Minister De Lille "Extremely Frustrated" over Spike in Child Neglect Cases | Western Cape Government


Minister De Lille "Extremely Frustrated" over Spike in Child Neglect Cases

25 April 2011

Patricia de Lille, the Minister of Social Development in the Western Cape, says she is "extremely frustrated that after calling on parents to properly supervise their kids over the weekend, the initial signs are that there has been an increase in child neglect cases".


One of the Department's NGO partners, Nazareth House, yesterday evening told television news they experienced a spike in emergency admissions of children needing safe care over the weekend, with three little ones being brought in.

"This morning Nazareth House told us that in most cases parents are under the influence of alcohol and/or drugs and simply forget about their children. This is particularly disturbing for me because on Thursday I urged parents to take special care of their youngsters," Minister de Lille says.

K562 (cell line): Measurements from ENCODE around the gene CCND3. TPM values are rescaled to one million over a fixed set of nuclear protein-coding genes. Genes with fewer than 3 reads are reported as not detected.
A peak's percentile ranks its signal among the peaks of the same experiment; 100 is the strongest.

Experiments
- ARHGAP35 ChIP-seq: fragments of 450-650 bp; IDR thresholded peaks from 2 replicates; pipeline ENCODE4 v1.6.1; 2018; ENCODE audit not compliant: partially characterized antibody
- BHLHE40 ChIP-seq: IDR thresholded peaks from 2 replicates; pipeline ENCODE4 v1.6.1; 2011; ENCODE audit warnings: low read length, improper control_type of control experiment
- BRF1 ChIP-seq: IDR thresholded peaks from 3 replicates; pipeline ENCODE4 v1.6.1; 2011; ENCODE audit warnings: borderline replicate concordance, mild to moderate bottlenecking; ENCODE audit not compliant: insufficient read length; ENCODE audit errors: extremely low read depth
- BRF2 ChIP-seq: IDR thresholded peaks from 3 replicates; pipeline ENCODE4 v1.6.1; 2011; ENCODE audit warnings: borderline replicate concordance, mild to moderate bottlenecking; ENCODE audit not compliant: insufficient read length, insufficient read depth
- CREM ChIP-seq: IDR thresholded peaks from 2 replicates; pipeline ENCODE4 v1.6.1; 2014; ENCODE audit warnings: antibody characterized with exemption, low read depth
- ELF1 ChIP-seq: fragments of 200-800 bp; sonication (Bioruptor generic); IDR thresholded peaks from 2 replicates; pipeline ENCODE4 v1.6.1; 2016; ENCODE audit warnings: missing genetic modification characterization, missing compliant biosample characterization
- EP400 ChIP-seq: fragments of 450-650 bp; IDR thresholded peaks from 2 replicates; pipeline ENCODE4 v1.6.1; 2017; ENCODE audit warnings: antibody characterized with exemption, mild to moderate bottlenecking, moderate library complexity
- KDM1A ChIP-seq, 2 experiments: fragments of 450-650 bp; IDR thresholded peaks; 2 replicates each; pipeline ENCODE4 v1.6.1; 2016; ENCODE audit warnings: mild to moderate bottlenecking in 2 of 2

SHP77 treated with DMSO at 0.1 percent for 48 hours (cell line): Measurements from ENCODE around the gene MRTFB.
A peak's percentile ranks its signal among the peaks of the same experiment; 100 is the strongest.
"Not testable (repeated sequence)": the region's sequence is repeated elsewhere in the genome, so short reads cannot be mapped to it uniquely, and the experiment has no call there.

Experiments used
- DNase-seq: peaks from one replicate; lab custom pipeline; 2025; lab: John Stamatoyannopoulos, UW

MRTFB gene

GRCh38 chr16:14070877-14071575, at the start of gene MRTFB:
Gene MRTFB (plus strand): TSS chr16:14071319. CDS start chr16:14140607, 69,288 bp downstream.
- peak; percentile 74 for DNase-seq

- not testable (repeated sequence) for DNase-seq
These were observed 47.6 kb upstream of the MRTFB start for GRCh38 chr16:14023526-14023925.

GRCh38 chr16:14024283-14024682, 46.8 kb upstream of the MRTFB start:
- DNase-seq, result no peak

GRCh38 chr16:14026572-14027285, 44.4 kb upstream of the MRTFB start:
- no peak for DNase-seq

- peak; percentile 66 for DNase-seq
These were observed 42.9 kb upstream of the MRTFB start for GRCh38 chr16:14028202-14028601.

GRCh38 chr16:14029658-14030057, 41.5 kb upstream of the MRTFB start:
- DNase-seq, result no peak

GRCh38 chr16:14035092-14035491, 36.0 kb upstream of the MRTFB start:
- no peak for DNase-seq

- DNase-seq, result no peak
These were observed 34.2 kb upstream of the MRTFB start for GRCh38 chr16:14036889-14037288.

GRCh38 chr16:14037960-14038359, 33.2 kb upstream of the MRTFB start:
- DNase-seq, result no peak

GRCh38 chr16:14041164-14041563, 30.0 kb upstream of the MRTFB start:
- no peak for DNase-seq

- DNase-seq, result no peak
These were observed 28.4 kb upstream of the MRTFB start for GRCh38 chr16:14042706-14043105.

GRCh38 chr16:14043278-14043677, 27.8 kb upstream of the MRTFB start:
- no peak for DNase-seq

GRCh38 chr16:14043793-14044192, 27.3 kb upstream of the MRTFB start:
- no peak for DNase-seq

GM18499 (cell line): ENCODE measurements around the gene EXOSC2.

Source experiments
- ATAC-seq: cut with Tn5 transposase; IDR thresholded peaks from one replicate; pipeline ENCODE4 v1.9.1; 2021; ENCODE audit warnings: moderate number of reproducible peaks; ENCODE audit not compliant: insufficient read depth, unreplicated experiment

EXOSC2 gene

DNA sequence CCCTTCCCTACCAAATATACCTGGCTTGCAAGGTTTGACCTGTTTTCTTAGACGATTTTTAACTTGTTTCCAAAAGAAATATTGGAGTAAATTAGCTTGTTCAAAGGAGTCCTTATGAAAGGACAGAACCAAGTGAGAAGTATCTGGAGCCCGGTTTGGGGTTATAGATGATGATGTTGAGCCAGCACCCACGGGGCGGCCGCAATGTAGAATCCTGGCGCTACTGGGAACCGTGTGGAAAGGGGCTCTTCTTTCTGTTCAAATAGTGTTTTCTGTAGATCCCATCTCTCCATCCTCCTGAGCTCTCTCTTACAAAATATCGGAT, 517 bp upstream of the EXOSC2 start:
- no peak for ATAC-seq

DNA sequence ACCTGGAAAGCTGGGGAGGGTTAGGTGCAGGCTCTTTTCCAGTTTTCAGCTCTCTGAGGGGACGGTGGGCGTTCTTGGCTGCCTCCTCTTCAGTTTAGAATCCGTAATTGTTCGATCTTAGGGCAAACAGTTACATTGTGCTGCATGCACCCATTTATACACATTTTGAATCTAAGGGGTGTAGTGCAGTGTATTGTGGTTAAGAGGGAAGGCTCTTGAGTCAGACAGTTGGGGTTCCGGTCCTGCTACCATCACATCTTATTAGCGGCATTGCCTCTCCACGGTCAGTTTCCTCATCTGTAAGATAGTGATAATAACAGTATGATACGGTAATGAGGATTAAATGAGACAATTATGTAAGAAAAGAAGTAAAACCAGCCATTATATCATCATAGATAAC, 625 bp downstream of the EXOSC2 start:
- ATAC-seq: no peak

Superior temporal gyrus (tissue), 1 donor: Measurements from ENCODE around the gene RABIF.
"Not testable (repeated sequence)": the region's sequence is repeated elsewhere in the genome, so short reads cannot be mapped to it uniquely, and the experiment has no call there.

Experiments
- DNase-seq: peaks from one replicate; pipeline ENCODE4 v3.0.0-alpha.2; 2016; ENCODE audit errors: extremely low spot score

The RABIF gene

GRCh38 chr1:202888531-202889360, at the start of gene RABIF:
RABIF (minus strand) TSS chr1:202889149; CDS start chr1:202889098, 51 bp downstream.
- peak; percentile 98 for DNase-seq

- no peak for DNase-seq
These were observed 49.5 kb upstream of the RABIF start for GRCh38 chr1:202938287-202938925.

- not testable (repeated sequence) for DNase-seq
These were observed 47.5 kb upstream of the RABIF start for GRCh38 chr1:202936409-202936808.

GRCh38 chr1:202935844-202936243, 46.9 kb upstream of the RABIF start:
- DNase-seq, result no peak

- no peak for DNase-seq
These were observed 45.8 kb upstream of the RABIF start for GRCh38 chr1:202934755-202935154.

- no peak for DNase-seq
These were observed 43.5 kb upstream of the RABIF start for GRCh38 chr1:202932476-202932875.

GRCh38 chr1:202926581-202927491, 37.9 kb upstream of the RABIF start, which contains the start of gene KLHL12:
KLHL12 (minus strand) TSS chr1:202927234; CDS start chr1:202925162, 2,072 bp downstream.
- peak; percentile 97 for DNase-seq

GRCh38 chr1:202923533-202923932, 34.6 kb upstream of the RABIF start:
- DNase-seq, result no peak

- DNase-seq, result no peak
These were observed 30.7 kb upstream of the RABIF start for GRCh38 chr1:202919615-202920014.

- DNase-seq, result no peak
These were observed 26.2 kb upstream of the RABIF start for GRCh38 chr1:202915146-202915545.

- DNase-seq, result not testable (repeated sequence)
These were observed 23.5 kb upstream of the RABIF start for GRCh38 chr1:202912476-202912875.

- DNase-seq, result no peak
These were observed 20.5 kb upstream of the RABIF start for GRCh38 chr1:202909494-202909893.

"More and more babies are also being admitted to Nazareth House with serious brain damage, as well as other physical and mental disabilities, from drugs and alcohol."

Minister de Lille says a study conducted at the Sterkfontein Hospital in Gauteng, with a sample of 128 individuals charged with sexual offences against a minor, "has once again highlighted the direct link between alcohol and drug abuse, and child abuse".

The study found that:

  • 99% of the accused were male.
  • Their average age was around 32 years.
  • Over 84% of the victims were female.
  • Over three quarters of the accused were unemployed.
  • And, only 16% of the offenders were found to be not responsible for their crimes because of mental illness.

"For us to reverse this situation, parents and communities need to take responsibility for the protection of their children. They must break the silence and contact the police whenever they suspect child abuse," says de Lille.

"The findings also remind us as Government and citizens that we must create jobs, jobs and more jobs, because unemployment and the resultant poverty are amongst the root causes of many of our social ills, like substance abuse."

"Finally I want to reiterate that there is absolutely no excuse whatsoever for abusing children," de Lille says.

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